I have contemplated it often: What would have happened if Mom had wandered off while living with me? She didn’t know the area or the people. Would people take the appropriate actions by calling the authorities to get her help? Or would they just assume she was fine and let her go on her way? Would there have been activities available to her and other people with dementia? Would the community recognize the stress that I – like other caregivers of people with dementia – was under?
Which brings me to the next logical question -- what would a dementia-friendly community look like? Well, some examples are beginning to emerge around the world that, hopefully, will provide role models for other countries to emulate.
For starters, there’s Bruges, Belgium. A BBC story featured this city as a leading pioneer in creating a dementia-friendly community that many across the word are trying to emulate. The story highlighted the following about the city, which has 2,000 residents who have dementia (of which two-thirds live in the community):
- Businesses display signs showing that their staff is ready to help for people with dementia. (This aspect reminded me of the Helping Hand program that was in vogue when I was growing up many years ago where homes would display a sign with a hand in the window so that children who were in trouble would know where to turn.)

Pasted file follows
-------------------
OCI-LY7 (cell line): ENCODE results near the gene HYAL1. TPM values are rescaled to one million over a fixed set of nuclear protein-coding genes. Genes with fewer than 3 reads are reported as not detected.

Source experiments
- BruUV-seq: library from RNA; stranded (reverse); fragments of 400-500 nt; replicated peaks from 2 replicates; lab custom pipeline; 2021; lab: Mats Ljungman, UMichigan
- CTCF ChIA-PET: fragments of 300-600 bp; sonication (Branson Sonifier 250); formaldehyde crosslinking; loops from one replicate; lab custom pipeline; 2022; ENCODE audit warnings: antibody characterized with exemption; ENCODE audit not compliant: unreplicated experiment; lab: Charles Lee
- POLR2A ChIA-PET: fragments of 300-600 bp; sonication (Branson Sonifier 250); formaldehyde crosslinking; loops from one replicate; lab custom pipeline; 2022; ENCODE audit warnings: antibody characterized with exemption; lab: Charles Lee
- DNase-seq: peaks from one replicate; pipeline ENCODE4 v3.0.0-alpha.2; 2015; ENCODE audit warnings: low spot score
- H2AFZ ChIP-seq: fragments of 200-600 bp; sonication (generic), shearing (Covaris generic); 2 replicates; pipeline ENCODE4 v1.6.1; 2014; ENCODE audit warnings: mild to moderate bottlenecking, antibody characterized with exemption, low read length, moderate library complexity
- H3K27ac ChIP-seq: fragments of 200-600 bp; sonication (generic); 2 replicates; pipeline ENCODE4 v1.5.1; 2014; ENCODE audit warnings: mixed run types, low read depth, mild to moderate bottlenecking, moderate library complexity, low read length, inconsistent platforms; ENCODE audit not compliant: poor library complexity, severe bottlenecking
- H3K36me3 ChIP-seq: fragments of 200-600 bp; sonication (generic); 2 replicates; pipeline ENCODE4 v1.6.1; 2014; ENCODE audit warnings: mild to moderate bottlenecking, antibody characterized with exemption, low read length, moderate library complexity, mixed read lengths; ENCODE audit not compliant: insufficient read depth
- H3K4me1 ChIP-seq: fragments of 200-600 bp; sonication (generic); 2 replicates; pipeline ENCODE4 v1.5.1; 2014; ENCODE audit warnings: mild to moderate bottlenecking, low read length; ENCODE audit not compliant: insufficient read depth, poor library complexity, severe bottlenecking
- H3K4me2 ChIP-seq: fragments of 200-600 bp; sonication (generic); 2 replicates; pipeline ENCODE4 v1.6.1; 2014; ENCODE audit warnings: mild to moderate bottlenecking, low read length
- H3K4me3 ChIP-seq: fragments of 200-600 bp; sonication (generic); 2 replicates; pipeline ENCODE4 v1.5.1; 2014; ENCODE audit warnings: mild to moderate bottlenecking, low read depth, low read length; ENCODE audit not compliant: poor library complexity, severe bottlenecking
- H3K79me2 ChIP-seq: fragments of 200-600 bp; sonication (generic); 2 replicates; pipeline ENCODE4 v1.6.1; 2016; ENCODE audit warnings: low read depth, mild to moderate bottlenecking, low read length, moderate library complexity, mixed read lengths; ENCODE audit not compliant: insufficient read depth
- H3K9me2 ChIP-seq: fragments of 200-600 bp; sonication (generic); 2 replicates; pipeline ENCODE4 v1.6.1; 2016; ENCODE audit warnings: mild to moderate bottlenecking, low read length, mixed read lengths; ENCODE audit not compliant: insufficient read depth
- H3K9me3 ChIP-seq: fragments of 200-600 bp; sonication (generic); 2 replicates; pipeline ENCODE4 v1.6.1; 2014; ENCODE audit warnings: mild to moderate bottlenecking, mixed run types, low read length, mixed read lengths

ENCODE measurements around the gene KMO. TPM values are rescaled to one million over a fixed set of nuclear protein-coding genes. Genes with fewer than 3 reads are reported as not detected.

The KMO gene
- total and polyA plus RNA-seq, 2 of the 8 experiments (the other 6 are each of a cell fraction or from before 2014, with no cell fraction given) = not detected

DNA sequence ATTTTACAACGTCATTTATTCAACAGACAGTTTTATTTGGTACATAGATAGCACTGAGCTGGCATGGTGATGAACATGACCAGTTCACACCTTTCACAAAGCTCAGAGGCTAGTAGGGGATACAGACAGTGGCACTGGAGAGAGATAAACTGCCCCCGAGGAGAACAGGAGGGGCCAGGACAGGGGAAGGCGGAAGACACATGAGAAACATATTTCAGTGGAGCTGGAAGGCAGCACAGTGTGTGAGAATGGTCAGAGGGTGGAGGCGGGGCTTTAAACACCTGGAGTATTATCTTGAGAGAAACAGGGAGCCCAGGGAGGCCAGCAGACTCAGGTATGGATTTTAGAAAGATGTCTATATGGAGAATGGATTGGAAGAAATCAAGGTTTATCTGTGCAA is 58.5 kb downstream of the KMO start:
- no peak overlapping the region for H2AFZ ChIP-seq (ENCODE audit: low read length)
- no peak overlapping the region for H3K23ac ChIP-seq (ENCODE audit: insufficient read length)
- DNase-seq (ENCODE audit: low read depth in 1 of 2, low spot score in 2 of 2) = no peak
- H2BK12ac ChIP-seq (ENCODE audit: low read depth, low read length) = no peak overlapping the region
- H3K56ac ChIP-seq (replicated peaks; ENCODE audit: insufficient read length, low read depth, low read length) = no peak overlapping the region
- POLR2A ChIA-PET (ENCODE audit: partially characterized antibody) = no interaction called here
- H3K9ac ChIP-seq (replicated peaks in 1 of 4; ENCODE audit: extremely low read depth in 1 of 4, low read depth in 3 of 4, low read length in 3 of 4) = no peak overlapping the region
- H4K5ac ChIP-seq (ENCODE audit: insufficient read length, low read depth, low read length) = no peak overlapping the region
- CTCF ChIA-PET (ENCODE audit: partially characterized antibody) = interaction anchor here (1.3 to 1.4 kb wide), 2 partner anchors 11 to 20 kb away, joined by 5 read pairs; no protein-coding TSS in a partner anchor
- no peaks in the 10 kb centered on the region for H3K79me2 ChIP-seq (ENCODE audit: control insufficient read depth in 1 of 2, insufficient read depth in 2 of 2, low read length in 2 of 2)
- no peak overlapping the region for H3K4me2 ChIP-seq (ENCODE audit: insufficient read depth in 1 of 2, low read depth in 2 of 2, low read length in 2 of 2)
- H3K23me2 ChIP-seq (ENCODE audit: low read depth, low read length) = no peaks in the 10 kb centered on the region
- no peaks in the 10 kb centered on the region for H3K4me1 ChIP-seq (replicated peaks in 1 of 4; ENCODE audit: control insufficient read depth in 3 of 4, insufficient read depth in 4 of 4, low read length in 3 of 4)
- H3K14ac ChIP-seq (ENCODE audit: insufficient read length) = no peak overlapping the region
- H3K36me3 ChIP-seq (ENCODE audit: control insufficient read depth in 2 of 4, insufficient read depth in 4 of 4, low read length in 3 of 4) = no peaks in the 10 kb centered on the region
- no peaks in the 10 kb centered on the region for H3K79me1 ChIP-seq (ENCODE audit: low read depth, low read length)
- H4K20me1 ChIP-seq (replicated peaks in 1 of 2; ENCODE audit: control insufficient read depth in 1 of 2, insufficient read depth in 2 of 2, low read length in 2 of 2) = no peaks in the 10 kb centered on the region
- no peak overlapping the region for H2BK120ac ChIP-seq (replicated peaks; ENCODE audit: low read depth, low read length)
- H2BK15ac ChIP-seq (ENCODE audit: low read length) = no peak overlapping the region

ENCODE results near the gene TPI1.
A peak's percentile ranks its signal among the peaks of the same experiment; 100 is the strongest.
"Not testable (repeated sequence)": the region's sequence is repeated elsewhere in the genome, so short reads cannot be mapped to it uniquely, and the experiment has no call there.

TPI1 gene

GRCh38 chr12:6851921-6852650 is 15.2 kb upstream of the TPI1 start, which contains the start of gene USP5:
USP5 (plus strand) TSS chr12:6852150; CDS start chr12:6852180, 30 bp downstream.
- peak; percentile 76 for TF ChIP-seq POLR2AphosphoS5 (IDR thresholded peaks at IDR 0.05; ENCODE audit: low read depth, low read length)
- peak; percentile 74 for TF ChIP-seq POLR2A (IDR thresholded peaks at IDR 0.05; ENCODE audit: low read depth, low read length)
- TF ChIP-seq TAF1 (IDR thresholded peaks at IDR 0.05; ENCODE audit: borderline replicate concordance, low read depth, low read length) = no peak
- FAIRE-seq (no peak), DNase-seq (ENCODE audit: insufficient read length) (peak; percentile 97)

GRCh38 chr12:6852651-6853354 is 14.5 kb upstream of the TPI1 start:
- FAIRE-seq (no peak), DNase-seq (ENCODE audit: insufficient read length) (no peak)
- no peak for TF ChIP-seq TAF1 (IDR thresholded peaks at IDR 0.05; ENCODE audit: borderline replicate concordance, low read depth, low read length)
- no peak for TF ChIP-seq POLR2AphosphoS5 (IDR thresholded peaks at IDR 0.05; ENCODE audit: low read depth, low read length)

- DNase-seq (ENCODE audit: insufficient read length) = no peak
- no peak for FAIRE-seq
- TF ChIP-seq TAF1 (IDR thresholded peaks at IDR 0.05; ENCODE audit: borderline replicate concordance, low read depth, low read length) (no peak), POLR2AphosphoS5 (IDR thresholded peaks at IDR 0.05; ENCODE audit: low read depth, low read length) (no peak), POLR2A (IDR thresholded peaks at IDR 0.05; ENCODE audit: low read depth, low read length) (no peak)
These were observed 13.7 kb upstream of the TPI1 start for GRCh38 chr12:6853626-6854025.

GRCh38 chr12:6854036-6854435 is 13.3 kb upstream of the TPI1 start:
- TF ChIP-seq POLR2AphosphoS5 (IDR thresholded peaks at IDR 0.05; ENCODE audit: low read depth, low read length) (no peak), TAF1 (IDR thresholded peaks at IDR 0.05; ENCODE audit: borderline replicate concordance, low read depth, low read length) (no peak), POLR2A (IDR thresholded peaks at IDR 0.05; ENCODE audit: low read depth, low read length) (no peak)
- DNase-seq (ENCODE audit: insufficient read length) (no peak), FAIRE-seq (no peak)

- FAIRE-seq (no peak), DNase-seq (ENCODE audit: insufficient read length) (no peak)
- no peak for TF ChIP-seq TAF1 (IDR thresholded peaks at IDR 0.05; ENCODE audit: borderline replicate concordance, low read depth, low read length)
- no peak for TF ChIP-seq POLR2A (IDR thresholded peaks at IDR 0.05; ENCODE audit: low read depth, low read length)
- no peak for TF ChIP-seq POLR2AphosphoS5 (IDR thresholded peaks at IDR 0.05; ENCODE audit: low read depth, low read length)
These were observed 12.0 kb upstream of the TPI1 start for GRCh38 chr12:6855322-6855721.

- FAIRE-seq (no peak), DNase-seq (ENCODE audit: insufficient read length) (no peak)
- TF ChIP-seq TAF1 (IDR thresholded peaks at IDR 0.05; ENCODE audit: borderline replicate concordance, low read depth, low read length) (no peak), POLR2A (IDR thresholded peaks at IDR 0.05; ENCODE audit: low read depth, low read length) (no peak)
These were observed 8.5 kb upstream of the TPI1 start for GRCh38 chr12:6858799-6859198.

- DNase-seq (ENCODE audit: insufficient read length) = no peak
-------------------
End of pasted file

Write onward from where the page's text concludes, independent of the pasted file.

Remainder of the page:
- The police have created a database of vulnerable citizens. The database is kept updated to include information that will help police when they are looking for a missing person who has dementia, such as what the person who has dementia was wearing, where they were last seen, and where they worked.
- The city has specialists in dementia counseling who help both the person with dementia as well as the caretaker.
- The city has a choir involving people with dementia.
The United Kingdom also is starting to explore developing these types of communities. In 2012, Prime Minister David Cameron called for the creation of dementia-friendly communities as part of his challenge on dementia. His vision calls for:
- Up to 20 cities, towns and villages will have signed up by 2015 to be dementia-friendly.
- Leading businesses will provide support for the prime minister’s challenge on dementia.
- An awareness campaign will begin.
- The Dementia-friendly Communities Programme will work in partnership with the Dementia Action Alliance to develop evidence describing the elements of a dementia-friendly community.
The Alzheimer’s Society, which is a membership organization that works to improve the quality of life of people who are affected by dementia in England, Wales and Northern Ireland, is working to develop dementia-friendly communities as part of its five-year strategy to create dementia-friendly communities. These communities will be designed to improve the inclusion as well as the quality of life of people who have dementia. That effort includes improving the citizens’ understanding of dementia, encouraging people with dementia and their caregivers to see help and support, and including people with dementia to be more independent and to have more choice and control over their lives.